LOS ANGELES – Though all California voters will receive a vote- by-mail ballot, Los Angeles County officials stressed that hundreds of voting centers will still be needed and urged school districts and cities to help identify locations.
A high-tech voting system and a global pandemic mean that voting centers this year have a whole new set of requirements. Gone are the days when voters might be directed to a neighbor’s garage or senior living facility to ink in a paper ballot.
The county is looking for big, airy spaces — perhaps even outdoors — where voters committed to casting their ballot in person can easily maintain distance from fellow voters. Electronic poll books and voting mechanisms also require reliable, wireless, high-speed internet access.
Not to mention that school districts may not be enthusiastic about lining up to have hundreds of residents funnel through their gymnasium in the midst of an ongoing health crisis, when students may or may not be attending school.
“Considering the ongoing pandemic, there are additional and very serious health concerns around having any large gatherings of people that’s made it even more difficult than usual to secure vote centers,” Supervisor Sheila Kuehl told her colleagues.
Registrar-Recorder/County Clerk Dean Logan told the Los Angeles County Board of Supervisors that his team was focusing on the quality versus the quantity of voting facilities.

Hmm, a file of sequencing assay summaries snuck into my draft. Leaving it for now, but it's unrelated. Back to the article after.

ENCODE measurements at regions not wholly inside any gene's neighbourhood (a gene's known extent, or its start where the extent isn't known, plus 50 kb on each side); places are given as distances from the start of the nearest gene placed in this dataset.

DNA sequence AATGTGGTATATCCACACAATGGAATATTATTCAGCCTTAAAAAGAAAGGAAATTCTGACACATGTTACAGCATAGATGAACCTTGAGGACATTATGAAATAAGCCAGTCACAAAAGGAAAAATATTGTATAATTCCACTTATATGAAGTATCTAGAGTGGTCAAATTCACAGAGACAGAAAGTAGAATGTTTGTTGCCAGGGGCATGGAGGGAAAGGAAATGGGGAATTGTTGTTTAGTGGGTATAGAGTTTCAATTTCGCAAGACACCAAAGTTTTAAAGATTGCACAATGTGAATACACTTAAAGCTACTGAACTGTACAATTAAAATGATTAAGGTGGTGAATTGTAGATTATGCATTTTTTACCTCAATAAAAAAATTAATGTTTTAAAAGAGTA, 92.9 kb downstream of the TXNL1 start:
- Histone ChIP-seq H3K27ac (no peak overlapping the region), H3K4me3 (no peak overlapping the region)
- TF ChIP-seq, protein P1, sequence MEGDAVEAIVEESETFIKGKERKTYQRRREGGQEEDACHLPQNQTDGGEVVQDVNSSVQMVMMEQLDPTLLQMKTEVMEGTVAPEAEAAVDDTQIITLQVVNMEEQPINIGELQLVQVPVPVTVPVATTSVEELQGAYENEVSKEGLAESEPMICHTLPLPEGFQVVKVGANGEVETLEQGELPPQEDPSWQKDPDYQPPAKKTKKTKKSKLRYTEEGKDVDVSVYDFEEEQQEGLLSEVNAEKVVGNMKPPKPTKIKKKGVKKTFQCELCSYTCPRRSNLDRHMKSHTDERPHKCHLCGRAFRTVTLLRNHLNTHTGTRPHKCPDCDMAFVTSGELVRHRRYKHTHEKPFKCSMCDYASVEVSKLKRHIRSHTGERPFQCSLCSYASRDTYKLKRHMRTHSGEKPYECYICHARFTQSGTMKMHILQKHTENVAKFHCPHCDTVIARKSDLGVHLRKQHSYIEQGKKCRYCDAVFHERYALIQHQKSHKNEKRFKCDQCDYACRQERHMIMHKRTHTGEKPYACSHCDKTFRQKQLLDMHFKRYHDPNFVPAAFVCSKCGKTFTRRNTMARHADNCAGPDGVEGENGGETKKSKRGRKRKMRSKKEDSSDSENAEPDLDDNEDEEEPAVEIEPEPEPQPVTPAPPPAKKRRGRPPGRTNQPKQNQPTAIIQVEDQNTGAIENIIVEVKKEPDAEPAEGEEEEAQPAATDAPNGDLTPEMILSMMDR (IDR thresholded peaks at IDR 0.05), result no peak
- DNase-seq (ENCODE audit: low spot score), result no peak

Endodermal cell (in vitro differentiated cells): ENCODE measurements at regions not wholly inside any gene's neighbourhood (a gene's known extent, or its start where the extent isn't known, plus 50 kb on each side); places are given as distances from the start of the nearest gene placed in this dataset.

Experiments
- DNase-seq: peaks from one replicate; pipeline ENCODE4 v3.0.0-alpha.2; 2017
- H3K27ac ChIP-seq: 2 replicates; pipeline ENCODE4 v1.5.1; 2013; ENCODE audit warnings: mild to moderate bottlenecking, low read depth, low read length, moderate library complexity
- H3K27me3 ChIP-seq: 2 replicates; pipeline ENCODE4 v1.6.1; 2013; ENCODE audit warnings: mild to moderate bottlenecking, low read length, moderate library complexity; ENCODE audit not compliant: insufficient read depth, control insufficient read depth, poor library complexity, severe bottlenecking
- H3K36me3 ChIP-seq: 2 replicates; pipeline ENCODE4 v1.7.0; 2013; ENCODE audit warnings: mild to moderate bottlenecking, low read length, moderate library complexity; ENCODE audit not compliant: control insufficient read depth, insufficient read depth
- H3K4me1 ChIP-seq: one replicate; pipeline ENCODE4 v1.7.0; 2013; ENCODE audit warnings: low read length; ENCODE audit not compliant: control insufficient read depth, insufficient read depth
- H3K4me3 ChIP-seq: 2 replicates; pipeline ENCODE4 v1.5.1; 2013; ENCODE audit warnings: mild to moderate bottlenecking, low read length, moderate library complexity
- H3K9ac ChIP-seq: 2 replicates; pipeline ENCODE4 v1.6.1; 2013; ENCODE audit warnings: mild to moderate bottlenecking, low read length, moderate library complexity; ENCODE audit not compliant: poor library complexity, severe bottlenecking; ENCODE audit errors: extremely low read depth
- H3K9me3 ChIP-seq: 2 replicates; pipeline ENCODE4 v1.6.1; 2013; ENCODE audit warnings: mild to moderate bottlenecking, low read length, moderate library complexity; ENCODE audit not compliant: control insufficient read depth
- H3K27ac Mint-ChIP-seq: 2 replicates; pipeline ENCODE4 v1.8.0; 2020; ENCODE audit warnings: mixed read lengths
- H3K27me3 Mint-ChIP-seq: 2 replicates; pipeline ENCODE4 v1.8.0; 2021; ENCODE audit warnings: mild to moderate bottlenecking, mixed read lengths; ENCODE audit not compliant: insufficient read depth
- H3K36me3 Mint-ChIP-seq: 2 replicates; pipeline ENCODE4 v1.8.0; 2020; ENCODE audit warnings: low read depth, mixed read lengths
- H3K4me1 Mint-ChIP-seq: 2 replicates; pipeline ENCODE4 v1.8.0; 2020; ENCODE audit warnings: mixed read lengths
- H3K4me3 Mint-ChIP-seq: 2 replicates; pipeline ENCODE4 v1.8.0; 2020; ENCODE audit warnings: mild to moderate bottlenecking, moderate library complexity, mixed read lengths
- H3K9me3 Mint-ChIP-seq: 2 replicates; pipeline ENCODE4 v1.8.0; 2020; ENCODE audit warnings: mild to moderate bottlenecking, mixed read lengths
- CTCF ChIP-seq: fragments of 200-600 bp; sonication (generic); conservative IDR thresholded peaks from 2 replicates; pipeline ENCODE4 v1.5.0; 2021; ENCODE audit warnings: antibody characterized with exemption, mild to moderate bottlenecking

“We are in active dialogues with the Secretary of State’s Office and other entities looking at very large, high-profile locations like sports arenas and convention centers” for the early voting days prior to Election Day and then planning to open up a broader network of centers in the four to five days before Nov. 3.
“We are … focusing on the quality of our vote centers over the quantity,” though the county will “far exceed the minimum” number of centers required, Logan said, emphasizing safety first.
Logan highlighted the need for public facilities to come on board.
“We really need the cooperation and assistance from our schools,” Logan said.
Even vote-by-mail operations require space to spread out. Supervisor Janice Hahn said the county needs to be prepared for both a ramped-up vote-by-mail response and voters determined to vote in person. Voters will also have the option to drop off a mail-in ballot at drop boxes or voting centers.
During the March 2020 primary, voters encountered long lines due to both glitches with the electronic poll books used to check in voters and a mistaken assumption that few polling places would be necessary because voters had 11 days leading up the election to vote. The vast majority of voters waited until Election Day to cast their ballot, though the pandemic could well change that pattern.
A lack of training and insufficient staffing were also cited in after- election reports on what went wrong.
“The county has always depended on an army of volunteers to staff their vote centers and their polling locations,” Kuehl said.
Kuehl and Hahn co-authored a motion recommending that the county train its own employees to staff vote centers this year, noting that all county workers are already designated as disaster service workers because of the pandemic. Interested volunteers will still have the opportunity to participate, according to Kuehl.
The board’s vote in favor of the change was unanimous.
Hahn encouraged voters to use the vote-by-mail option.
“Your ballot box could be your mailbox this year,” Hahn said.